Re: XML in the alleged Real World (was Re: Does XML-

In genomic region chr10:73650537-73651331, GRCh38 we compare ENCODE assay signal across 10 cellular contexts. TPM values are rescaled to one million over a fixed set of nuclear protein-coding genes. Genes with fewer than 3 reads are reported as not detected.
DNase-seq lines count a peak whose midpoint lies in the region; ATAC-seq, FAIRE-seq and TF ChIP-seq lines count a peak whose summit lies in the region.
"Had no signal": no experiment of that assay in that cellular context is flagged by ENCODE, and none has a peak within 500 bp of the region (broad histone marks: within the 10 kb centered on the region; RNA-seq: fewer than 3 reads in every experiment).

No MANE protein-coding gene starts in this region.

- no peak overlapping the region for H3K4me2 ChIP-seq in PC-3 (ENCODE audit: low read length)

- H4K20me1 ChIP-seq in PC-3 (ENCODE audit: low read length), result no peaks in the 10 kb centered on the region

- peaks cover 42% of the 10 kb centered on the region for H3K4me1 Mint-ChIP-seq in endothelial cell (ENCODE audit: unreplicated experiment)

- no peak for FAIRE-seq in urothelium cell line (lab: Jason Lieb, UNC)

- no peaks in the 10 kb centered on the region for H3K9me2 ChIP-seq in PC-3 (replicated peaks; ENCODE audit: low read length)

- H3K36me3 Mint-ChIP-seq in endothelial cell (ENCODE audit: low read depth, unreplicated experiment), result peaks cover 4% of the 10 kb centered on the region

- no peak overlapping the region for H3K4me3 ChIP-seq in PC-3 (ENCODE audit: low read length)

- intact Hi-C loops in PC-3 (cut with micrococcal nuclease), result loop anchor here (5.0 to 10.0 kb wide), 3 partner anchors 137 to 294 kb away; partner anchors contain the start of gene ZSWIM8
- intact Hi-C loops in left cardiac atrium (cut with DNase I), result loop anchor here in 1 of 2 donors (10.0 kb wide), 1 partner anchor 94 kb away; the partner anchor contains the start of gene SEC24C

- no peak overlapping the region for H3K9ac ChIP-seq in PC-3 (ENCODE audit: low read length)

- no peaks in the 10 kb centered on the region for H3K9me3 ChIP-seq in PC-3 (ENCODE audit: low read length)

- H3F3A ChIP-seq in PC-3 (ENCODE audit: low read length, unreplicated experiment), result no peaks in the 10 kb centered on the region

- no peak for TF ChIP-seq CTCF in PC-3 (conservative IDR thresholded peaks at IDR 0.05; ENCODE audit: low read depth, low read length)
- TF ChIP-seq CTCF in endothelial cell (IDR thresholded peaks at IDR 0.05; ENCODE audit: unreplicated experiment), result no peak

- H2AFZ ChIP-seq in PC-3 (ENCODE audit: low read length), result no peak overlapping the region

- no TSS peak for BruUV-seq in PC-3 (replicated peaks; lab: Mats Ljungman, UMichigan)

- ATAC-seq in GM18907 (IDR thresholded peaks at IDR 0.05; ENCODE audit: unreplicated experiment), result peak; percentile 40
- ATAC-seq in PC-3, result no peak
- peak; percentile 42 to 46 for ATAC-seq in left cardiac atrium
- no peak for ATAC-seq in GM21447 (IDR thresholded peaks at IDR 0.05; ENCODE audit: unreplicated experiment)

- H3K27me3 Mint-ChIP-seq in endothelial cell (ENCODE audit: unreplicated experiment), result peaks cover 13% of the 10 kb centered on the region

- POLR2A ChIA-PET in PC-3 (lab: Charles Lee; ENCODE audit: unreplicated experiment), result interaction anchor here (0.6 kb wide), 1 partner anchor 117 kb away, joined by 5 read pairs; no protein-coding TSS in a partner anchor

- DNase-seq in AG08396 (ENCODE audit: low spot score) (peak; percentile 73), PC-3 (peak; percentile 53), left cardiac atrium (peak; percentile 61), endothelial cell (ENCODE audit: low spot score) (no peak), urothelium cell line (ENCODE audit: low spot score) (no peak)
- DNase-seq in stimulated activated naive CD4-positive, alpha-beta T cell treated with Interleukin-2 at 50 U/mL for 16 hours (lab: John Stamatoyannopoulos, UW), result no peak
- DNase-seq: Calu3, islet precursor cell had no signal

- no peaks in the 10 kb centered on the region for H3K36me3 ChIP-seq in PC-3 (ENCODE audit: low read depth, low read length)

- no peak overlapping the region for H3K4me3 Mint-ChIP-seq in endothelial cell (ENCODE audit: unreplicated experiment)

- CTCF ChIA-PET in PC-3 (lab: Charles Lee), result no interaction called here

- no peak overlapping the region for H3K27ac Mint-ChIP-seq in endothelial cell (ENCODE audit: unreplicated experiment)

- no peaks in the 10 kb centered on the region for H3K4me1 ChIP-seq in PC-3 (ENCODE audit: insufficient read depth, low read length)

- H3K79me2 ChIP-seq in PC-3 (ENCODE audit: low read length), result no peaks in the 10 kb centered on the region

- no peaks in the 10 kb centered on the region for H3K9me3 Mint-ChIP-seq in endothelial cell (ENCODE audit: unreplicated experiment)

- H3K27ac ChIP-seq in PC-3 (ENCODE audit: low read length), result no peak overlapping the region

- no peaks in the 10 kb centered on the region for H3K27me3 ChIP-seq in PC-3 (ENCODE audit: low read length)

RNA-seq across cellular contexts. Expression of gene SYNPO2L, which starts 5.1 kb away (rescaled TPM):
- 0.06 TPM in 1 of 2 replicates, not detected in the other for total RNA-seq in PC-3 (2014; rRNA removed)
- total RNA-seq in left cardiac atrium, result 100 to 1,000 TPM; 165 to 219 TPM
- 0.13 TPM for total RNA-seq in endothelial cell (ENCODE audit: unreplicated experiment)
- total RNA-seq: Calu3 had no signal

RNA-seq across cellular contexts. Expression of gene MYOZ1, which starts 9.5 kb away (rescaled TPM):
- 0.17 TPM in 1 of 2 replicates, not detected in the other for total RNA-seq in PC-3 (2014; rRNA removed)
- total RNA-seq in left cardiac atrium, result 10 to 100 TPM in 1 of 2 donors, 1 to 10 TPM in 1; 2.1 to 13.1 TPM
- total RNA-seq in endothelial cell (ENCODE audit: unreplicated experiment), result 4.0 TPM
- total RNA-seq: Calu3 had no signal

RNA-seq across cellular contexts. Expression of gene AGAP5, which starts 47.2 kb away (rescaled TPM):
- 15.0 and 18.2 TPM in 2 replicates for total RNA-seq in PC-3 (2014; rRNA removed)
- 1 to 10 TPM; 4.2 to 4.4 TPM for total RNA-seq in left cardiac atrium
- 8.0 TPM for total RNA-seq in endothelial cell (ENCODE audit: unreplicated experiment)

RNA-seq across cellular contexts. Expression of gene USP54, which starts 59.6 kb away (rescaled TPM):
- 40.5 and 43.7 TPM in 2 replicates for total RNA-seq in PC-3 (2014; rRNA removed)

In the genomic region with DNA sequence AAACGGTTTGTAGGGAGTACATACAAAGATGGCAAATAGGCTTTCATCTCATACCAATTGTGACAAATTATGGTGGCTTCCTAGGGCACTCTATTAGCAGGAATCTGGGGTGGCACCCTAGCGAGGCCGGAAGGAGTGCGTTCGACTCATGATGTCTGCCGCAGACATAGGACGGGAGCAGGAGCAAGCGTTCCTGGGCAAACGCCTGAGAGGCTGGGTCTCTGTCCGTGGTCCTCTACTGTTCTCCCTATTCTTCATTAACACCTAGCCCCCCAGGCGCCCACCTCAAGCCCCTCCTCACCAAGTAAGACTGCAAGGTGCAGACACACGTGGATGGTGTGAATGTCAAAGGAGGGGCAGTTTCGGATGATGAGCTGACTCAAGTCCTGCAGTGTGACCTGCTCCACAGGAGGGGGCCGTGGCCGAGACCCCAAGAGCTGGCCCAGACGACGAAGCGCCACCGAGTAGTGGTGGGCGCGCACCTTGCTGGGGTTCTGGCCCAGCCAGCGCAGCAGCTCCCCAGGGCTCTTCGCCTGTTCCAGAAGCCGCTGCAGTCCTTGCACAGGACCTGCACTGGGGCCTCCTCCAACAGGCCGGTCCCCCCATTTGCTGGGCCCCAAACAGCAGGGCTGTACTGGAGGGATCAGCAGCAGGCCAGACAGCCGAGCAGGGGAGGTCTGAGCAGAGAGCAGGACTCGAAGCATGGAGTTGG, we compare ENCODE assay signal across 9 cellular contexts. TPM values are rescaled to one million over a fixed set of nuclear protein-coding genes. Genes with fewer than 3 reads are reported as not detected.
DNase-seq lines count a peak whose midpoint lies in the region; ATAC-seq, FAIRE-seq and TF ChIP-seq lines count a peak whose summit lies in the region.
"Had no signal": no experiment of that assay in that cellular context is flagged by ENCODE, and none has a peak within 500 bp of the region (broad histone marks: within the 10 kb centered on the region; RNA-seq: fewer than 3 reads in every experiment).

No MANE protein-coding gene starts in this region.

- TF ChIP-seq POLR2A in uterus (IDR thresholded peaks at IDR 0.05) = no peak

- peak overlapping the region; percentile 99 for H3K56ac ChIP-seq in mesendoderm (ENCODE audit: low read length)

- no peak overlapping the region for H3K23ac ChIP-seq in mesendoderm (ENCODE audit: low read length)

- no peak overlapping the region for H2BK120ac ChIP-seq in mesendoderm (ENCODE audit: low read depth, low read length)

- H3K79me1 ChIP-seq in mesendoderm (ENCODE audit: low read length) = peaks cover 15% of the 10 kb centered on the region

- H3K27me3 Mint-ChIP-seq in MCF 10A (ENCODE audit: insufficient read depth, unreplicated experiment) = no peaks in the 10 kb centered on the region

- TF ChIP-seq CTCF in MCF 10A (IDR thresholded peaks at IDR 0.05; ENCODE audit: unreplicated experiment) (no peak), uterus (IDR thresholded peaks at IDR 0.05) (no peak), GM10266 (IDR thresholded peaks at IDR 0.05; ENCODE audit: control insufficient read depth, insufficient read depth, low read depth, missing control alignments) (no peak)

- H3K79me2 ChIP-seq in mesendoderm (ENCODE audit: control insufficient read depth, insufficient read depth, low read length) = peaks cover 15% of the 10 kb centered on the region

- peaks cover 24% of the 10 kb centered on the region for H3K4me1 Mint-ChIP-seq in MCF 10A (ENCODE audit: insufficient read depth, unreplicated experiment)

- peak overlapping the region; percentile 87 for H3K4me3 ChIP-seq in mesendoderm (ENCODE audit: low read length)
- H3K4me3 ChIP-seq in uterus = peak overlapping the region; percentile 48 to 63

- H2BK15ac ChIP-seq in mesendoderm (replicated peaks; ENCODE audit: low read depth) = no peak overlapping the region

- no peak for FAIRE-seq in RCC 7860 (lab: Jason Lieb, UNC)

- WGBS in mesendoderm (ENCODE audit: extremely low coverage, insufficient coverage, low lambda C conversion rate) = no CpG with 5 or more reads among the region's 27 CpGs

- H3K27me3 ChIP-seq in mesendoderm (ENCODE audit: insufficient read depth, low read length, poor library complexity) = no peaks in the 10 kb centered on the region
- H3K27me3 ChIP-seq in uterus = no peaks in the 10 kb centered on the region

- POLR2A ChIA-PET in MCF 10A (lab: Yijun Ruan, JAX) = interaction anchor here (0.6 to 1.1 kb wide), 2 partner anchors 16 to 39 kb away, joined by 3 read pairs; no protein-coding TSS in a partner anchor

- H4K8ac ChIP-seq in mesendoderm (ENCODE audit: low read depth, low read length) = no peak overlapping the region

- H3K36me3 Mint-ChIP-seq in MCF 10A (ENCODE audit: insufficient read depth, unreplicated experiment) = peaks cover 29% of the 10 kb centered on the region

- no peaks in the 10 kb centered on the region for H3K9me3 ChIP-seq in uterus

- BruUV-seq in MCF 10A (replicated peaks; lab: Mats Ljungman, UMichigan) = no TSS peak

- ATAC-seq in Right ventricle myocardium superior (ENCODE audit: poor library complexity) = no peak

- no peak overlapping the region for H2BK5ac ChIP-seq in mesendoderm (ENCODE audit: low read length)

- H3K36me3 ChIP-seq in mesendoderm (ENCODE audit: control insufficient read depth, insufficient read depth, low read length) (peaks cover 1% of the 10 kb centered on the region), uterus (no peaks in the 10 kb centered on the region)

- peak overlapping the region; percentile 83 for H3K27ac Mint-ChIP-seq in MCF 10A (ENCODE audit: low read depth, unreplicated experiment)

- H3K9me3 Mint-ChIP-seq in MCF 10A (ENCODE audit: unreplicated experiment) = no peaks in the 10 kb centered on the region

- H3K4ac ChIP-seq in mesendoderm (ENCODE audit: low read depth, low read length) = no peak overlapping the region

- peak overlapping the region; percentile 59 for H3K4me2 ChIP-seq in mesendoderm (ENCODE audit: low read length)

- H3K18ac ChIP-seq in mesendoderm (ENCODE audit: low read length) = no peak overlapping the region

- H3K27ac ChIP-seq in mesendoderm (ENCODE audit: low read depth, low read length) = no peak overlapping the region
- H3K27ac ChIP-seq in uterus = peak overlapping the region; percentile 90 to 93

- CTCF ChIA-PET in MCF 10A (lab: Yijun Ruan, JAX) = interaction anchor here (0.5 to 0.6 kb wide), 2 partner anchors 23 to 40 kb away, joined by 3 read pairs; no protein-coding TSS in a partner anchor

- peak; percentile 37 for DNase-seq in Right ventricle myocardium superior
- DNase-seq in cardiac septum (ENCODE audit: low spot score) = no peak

>XSLT is good for simple things, hard for hard things, and > the tools don't help with the hard stuff. Yep, and this was a reason touted by Microsoft for not building some of the ASP.NET stuff on XSLT. I (personally) don't think XSLT is all that hard, i just find that sometimes there are limits around what you can reasonable do with it (client state being an example i had hassles with). Forget passing 50 parameters to preserve state. There are generally always way around it, but then it effects performance coz it's all done on the server. If we could say that the two main browsers supported the XSLT standard, everything would be an awfully lot easier. In any case, i think you need XML+XSLT+Glue in any reasonable sized application - but then i never expected XSLT to be all things anyway. I guess i mean "ServerXSLT" - something combining the environment with XSLT itself. The inverse of server controls in .NET, where XSLT is the focus containing business server logic rather than the other way round (which is really what controls in ASP.NET give us). cheers, Steven http://deltabis.com/steven ----- Original Message ----- From: "Mike Champion" <mc@x...> To: <xml-dev@l...> Sent: Sunday, March 24, 2002 12:53 PM Subject: XML in the alleged Real World (was Re: Does XML-Dev matter?) > 3/24/2002 3:48:24 AM, AndrewWatt2000@a... wrote: > > > > > > Seriously, what was indicated as being overwhelming about XSLT? If the > > alleged real world doesn't get XSLT what hope is there for comprehension of > > the more complete XML Jigsaw / XML Spaghetti (choose your term according to > > taste)? > > > > > > And just for completeness what were the characteristics of the "real world" > > which you mention? > > The slice of the "real world" I visited was in Europe, and the people I referred > to were people with long experience in IT who had used XML (and simple > XSLT apps) for a year or two, but "hit the wall" trying to implement actual > customer requirements for Web applications using XSLT. I'm not talking > about a big sample of people, I'm talking about a sense I got from a few > conversations: XSLT is good for simple things, hard for hard things, and > the tools don't help with the hard stuff. > > But the "what hope is there for the whole tangled ball of X-spaghetti if > experienced software developers have trouble applying one of the best and > most widely supported specs" is PRECISELY the point. Tim Bray's presentation > makes us think about how other innovative technologies became accepted > by the mainstream or not. It seems more and more clear that those tools > that help people get their Day Jobs done without making them bet their > careers on learning a new, complex way of working are those that tend to > succeed. I don't spend enough time in the Real World outside XML geekdom > to have strong opinions on where the 80/20 point in XML (broadly defined) > really is, but I think that's exactly the question we should be asking > ourselves, one another, and our customers. > > I mentioned this all in response to a question "Does XML-DEV Matter?" -- I > say it *does* matter because questions like this have been asked and > wrestled with here for years, even if the answers are not yet obvious. > Maybe it's value is like that of a sailor's bar > in the 15th century - if you don't have a good map to guide you, the > gossip -- about who headed where, who came back, and who didn't -- > is a WHOLE lot better than nothing. > > > > > > ----------------------------------------------------------------- > The xml-dev list is sponsored by XML.org <http://www.xml.org>, an > initiative of OASIS <http://www.oasis-open.org> > > The list archives are at http://lists.xml.org/archives/xml-dev/ > > To subscribe or unsubscribe from this list use the subscription > manager: <http://lists.xml.org/ob/adm.pl> >
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